A decrepit but iconic train station is moving into the future.
"We want this station, a place that many people suggested should be torn down, to be a beacon of development, opportunity and possibility all over again," Ford Executive Chairman Bill Ford said during a presentation outside of the station, surrounding by banners that read, "Creating Tomorrow Together."
"It will be the proving ground where Ford and our partners design and test the services and solutions for the way people are going to live and get around tomorrow, creating a Southeast Michigan mobility corridor that spans west from Dearborn to Ann Arbor, and east to Detroit," said CEO Jim Hackett.
The Dearborn-based automaker on Sunday revealed that it acquired the 500,000-square-foot station, which is located in Detroit's Corktown neighborhood and had been closed since 1988. The new development will serve as a "mixed-use space," including office and retail space as well as some residential housing, the company said. Terms of the transaction were not disclosed.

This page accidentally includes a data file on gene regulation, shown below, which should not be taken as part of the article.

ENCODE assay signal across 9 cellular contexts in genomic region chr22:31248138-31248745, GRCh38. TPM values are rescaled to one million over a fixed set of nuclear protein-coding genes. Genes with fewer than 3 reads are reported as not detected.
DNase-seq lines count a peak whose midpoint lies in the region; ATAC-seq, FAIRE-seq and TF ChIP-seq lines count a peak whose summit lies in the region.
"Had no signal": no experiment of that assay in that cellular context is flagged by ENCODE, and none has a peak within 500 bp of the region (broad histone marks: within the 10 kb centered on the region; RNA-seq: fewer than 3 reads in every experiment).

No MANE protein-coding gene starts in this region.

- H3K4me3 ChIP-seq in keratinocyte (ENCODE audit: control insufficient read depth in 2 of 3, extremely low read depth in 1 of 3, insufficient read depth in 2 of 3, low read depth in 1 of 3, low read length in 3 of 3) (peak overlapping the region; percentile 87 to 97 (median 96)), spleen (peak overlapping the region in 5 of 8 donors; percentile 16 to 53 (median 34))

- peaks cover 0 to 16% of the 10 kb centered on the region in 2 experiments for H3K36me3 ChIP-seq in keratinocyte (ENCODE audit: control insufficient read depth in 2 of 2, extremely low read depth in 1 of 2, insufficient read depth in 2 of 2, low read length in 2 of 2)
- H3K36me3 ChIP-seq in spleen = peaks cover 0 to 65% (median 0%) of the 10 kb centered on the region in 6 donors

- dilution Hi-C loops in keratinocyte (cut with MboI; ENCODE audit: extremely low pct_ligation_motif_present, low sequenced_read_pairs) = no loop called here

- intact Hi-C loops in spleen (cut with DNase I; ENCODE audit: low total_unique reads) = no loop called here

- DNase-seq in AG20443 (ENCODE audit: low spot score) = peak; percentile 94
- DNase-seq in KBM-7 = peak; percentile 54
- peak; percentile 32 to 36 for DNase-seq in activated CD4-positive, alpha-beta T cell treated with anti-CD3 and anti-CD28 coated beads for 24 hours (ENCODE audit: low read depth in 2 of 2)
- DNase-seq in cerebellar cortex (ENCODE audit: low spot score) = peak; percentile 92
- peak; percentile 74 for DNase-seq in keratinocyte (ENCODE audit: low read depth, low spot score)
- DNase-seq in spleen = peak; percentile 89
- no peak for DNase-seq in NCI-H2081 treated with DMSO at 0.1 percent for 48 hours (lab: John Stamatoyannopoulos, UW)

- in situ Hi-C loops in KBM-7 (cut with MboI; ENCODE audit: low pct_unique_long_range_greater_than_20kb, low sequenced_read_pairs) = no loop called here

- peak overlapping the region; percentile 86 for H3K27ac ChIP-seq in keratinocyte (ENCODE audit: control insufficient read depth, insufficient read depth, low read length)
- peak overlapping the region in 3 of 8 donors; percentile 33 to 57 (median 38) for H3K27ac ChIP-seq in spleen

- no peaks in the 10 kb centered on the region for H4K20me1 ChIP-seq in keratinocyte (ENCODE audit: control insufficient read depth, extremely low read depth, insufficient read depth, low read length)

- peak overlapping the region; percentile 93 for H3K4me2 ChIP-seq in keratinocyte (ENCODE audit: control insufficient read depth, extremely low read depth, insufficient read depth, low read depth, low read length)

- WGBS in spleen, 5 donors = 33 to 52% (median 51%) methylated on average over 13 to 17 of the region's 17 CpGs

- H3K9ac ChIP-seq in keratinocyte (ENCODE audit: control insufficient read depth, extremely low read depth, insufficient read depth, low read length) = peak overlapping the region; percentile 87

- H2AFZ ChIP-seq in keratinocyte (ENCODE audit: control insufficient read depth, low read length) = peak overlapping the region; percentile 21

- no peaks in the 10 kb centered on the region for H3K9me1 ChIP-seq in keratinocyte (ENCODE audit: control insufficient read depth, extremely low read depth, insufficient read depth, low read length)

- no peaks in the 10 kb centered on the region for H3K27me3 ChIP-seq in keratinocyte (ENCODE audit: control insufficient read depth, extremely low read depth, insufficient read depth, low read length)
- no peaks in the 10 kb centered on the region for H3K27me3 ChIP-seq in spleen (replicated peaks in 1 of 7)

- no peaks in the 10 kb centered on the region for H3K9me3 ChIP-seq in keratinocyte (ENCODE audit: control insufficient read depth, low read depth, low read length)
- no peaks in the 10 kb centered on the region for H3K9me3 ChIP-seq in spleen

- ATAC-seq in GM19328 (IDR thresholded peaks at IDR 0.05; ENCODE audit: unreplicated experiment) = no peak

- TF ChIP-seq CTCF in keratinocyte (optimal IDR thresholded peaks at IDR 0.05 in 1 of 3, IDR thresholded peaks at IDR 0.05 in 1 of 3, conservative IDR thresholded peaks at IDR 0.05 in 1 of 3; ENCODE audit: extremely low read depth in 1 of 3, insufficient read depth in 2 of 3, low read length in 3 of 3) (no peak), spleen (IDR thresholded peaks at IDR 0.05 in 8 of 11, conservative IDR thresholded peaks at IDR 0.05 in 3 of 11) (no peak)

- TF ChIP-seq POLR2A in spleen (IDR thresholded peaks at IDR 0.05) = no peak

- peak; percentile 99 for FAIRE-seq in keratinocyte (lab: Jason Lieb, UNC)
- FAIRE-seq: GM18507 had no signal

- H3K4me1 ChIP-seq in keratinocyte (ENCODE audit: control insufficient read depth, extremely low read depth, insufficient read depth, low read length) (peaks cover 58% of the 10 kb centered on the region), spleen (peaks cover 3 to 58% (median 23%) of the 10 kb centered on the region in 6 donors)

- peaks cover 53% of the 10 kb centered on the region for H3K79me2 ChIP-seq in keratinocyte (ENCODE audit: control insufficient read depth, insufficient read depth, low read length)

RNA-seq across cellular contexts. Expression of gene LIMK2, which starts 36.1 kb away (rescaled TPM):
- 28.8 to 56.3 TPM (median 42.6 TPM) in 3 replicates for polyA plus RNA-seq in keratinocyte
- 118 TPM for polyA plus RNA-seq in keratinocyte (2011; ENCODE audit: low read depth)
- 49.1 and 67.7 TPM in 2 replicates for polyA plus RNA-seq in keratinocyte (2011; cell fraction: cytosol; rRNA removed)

Ford said last year that it planned to move its autonomous vehicle and electric vehicle business and strategy teams to Corktown. The Michigan Central Station acquisition comes alongside other buildings and land purchases that will ultimately give the company 1.2 million square feet in the neighborhood. Ford plans to locate 2,500 employees, mainly from the mobility team, to Corktown by 2022 and has space to accommodate as many as 5,000.
"Michigan Central Station is a powerful symbol of Detroit's struggles and now its resurgence, but Ford's investment in Corktown is far from symbolic," Executive Chairman Bill Ford said in a statement. "We aren't just making a bet on Detroit. We are making a big bet on the future for Ford and the future of transportation. It's exciting to imagine what's possible as we build tomorrow, together."
In the coming years, Ford is expected to offer hybrid options on various vehicles, including the Mustang and the popular F-150, in addition to hybrid options for every new Ford SUV. The company expects a total of 40 electrified vehicles to be available globally by 2022.
"Today, Ford Motor Company is the number-two seller of hybrids in the U.S., and in 2021 we expect to surpass Toyota Motor Corp. (TM - Get Report) to be number one," Jim Farley, Ford's president of global markets, said at a company event in mid-March. "We're going to do this by making hybrids mainstream with our highest-volume, most profitable vehicles."
Ford shares fell 1.7% to $11.78 at 12:00 p.m. New York time.